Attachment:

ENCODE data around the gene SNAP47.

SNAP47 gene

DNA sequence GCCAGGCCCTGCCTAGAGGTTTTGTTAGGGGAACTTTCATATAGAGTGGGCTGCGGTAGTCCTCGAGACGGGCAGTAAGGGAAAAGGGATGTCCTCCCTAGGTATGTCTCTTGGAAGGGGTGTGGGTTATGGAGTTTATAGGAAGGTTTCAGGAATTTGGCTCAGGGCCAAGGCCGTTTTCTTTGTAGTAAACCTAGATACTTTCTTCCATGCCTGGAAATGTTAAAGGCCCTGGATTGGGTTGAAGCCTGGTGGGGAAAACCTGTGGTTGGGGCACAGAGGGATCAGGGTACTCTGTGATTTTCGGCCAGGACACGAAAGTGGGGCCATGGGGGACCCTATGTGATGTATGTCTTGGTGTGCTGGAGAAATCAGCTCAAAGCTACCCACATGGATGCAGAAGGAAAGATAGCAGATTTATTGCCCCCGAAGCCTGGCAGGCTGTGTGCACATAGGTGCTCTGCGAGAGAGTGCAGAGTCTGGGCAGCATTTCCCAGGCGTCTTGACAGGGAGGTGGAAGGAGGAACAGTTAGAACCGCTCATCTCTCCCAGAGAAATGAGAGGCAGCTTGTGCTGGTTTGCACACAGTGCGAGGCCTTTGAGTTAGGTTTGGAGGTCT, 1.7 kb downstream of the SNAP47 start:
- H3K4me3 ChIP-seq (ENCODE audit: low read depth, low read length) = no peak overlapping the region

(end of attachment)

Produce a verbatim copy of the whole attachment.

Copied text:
ENCODE data around the gene SNAP47.

SNAP47 gene

DNA sequence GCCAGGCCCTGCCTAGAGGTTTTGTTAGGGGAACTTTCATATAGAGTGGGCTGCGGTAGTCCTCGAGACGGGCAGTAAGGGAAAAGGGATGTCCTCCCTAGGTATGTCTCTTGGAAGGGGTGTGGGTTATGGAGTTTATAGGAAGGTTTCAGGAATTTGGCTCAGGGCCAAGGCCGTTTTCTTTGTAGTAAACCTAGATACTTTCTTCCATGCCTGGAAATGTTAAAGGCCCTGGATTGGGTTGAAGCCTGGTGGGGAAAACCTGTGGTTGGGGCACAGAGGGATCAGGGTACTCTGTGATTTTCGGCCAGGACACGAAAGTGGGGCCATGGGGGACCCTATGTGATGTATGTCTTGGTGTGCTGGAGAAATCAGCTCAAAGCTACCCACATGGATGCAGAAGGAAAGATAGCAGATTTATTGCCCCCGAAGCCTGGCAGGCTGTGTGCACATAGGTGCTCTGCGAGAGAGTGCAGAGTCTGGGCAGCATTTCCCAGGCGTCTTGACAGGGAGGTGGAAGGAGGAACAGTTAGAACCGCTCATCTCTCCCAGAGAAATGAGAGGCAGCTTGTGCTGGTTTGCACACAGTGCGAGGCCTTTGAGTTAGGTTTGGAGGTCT, 1.7 kb downstream of the SNAP47 start:
- H3K4me3 ChIP-seq (ENCODE audit: low read depth, low read length) = no peak overlapping the region